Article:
Almondbury is one of Yorkshire’s oldest villages dating back to at least the 10th century. After the Norman Conquest, which began in 1066,William the Conqueror ordered a great survey of his new kingdom. The Domesday Book was published in 1086 and the village is recorded as ‘Almondeberie’.
Until the 17th century, Almondbury’s Monday market was the biggest for miles around, and its church stood at the centre of Christian activity in the area, its parish taking in the whole of the Holme valley and including nearby villages of Linthwaite, Lockwood, Honley, Holmfirth and Meltham. Almondbury was owned by the powerful De Lacy family, whose owned a huge area of Yorkshire and who founded both Nostell and Kirkstall Priories. The family’s name lives on in the village’s De Lacy Avenue.
Castle Hill, which overlooks Almondbury from the south, is a classic Motte And Bailey Fort with a Victorian Folly on the top. Archaeologists believe the hill has been in use for 4,000 years since humans first climbed the hill and began living in the forests that then covered its slopes. Iron Age man left his mark there with wooden pallisades, banks and ditches and by 1140 the De Lacy family had established a castle on the top.
Once the castle became obsolete the hill became a local leisure spot with a hotel/pub, a bowling green, and there are records of prize-fights and rallies held there. The Victoria Tower was planned in 1897, and opened two years later. It cost £3,298 and was built by the firm of Ben Graham and Sons, of Folly Hall, using stone from Crosland Hill. The tower stands 106ft high, which means the top it is 1,000ft above sea level. It’s windy up there, and that has prompted another leisure pursuit on Castle Hill – kite flying, and to make that easier, overhead power cables were taken down and laid underground in 2006.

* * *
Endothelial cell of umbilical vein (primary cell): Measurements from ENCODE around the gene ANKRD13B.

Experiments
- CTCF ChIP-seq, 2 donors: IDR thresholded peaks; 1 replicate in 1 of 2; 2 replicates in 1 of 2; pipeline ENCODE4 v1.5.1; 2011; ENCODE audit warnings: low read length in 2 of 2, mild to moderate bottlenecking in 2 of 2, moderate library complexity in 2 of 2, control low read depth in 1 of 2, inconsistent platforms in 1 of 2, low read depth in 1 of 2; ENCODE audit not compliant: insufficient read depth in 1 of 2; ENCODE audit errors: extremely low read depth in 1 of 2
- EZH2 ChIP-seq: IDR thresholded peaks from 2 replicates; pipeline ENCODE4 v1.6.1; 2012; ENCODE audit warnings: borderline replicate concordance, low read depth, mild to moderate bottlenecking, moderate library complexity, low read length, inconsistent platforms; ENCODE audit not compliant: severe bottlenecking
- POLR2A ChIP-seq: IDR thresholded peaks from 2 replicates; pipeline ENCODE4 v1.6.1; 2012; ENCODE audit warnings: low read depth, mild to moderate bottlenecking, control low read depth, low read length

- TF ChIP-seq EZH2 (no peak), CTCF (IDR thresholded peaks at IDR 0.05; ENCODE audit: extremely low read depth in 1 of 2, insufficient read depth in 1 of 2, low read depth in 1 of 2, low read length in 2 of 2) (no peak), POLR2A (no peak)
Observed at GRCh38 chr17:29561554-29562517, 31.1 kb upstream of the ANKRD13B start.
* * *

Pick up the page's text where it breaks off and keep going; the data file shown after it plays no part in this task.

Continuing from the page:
In Almondbury village the prominent All Hallows Church is one of the finest in Yorkshire, nobody is certain exactly when it was built but is has been place of worship for more than 900 years. The West Yorkshire Archaeology Service believes All Hallows dates from the first half of the 12th century, and the original building was on the site of the present chancel. The church was added to as the centuries passed, with windows dating from the late 13th century and architectural features from the late 15th and early 16th centuries. The Victorians carried out further internal extensions and restorations.
The local school, King James’s, is famous in the area as its roots lie deep in Almondbury’s history. There has been a school in Almondbury since 1547, and in 1608 it obtained a charter from James I. King James’s has played an important part in sporting history as well as the story of the village. Its headmaster from 1878 to 1895 was the Rev Francis Marshall, a passionate rugby fan, who was such a vocal opponent of the professionalisation of the game that his opponents met at the George Hotel, Huddersfield, to found the new code of Rugby League.
King James’s famous old boys include runner Derek Ibbotson, actor Gorden Kaye, who is best known for his role as Rene in “‘Allo, ‘Allo”, and cricketer Ryan Sidebottom. One famous son of Huddersfield was not bright enough to get in but Harold Wilson went on to serve as Prime Minister. The Old Almondburians’ Society has some 800 members all over the world, every November, a dinner is held to mark the granting of the school’s charter, followed by a Founders Day service at All Hallows.
Wormald’s Hall is one of only six surviving Tudor buildings in the Huddersfield area. The Grade II listed building is now Almondbury Conservative Club. The building dates from the mid 1500s, but takes its name from owner Isaac Wormald, who had the ground floor clad in stone in 1631 to fit in with the style of the times. and hence the initials IWM carved over the door. Wormald’s Hall is widely considered the best example in West Yorkshire of its style of construction.